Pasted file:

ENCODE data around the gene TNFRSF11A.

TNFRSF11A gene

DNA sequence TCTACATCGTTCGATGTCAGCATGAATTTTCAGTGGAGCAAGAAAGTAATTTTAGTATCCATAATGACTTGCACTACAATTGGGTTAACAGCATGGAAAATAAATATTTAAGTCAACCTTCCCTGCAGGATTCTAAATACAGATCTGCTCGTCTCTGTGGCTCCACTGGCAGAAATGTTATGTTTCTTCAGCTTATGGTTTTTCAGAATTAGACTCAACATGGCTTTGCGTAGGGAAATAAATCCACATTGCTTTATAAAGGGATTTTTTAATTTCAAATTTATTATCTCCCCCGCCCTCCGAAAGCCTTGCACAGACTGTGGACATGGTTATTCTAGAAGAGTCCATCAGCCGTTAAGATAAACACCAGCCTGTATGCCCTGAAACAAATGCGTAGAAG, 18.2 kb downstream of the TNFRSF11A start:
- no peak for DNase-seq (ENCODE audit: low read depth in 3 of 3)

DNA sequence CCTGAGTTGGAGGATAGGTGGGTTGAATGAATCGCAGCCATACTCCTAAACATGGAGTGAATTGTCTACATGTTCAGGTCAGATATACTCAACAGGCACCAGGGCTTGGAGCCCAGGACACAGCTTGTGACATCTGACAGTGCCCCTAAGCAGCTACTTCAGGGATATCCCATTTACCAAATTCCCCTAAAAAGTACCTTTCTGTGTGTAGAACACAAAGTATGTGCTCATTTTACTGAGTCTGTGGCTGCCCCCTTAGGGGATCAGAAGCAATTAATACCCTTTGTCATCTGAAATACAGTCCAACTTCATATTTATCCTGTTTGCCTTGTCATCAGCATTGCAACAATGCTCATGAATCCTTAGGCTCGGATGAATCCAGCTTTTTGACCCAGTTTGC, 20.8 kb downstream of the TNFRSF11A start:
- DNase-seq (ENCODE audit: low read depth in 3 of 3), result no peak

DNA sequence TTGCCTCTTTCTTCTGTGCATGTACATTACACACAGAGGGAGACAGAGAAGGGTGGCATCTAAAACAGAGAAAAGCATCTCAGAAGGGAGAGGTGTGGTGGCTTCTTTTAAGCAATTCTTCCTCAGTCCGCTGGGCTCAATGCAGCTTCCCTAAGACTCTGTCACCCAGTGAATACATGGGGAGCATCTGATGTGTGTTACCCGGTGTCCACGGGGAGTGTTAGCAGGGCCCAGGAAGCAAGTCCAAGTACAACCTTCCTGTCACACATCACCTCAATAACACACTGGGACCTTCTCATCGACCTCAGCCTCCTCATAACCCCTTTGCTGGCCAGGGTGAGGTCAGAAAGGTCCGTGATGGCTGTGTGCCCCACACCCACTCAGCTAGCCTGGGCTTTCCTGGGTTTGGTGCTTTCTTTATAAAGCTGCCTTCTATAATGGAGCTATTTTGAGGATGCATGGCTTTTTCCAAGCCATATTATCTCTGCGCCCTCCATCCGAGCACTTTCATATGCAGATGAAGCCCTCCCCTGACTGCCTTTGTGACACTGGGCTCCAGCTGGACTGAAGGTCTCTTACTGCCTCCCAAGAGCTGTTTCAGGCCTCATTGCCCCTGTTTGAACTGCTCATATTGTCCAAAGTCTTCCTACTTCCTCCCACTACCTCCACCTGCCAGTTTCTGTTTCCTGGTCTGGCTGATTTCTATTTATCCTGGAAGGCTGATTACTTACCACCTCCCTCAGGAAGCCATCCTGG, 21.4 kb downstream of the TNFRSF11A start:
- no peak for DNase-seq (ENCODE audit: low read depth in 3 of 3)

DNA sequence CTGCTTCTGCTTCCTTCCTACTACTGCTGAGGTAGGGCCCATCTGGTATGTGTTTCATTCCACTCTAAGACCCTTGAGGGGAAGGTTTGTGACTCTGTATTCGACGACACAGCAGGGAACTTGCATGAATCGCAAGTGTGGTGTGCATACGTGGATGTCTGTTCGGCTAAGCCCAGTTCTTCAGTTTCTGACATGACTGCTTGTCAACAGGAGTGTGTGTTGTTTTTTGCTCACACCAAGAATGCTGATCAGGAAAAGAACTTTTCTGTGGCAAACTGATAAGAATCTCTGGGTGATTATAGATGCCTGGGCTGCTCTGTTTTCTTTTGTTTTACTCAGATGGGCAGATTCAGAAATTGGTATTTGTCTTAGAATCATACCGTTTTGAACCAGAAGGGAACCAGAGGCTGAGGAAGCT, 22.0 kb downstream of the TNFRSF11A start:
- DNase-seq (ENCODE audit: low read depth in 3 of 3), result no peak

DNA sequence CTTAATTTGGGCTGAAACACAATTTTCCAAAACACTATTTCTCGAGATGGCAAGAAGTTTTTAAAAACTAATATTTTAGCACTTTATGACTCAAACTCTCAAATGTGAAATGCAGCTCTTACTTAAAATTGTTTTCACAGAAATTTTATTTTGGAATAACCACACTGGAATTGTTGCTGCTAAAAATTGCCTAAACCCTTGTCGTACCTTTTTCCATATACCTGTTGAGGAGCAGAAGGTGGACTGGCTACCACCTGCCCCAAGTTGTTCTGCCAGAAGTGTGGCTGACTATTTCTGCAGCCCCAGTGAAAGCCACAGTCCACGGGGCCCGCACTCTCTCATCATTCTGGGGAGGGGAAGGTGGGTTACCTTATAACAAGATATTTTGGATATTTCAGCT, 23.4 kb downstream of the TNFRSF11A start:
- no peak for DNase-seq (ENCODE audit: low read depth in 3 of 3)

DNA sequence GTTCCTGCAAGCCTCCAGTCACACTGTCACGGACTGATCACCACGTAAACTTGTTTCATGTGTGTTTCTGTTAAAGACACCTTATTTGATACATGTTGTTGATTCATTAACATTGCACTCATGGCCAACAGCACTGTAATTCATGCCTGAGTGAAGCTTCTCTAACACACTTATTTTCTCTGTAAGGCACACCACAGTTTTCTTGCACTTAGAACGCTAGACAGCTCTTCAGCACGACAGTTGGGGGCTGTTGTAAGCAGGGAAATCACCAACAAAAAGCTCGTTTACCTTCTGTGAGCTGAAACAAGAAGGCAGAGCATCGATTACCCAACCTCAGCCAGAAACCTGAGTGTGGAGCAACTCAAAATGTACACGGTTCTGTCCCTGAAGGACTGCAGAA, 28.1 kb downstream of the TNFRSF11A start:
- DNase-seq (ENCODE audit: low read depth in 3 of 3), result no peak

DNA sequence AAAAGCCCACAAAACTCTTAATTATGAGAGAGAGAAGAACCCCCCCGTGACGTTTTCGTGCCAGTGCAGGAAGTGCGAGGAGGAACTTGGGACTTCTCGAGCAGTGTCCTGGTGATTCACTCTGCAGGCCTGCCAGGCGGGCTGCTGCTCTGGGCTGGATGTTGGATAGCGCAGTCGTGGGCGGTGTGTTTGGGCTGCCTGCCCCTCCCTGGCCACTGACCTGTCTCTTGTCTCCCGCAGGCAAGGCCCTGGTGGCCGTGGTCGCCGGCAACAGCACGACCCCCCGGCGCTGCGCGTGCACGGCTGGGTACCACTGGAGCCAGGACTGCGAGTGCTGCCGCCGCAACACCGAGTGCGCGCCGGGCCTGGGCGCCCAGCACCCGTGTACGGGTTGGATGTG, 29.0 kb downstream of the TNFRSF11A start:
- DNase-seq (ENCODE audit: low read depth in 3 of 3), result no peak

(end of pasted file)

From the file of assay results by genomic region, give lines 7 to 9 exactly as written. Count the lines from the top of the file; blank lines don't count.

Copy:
DNA sequence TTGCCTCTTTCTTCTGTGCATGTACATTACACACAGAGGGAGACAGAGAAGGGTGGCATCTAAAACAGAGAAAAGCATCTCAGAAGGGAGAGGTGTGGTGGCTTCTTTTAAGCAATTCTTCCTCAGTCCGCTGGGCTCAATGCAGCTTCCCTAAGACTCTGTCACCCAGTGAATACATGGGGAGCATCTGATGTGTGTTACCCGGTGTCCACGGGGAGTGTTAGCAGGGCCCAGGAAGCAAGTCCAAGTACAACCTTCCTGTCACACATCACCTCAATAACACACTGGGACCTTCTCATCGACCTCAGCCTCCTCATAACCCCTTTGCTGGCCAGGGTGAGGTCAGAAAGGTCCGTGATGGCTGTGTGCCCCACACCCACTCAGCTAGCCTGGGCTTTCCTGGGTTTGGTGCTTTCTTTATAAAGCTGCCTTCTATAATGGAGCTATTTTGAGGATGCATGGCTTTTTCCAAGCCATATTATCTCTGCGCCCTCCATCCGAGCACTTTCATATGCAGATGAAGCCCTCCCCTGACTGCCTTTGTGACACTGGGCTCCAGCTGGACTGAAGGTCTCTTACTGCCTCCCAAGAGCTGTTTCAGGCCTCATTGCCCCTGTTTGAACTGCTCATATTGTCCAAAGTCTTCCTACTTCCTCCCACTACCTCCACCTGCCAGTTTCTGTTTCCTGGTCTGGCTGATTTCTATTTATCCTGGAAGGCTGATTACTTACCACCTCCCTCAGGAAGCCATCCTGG, 21.4 kb downstream of the TNFRSF11A start:
- no peak for DNase-seq (ENCODE audit: low read depth in 3 of 3)

DNA sequence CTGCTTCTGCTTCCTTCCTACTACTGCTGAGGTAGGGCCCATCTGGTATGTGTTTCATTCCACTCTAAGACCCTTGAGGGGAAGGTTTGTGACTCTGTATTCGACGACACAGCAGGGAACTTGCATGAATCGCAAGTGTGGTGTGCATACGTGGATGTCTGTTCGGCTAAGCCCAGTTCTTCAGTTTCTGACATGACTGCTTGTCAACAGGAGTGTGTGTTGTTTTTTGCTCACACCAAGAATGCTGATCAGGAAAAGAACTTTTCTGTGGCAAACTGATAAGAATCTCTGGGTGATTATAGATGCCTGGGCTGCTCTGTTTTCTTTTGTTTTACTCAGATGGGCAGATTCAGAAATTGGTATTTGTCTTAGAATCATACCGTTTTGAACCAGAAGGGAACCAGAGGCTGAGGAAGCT, 22.0 kb downstream of the TNFRSF11A start: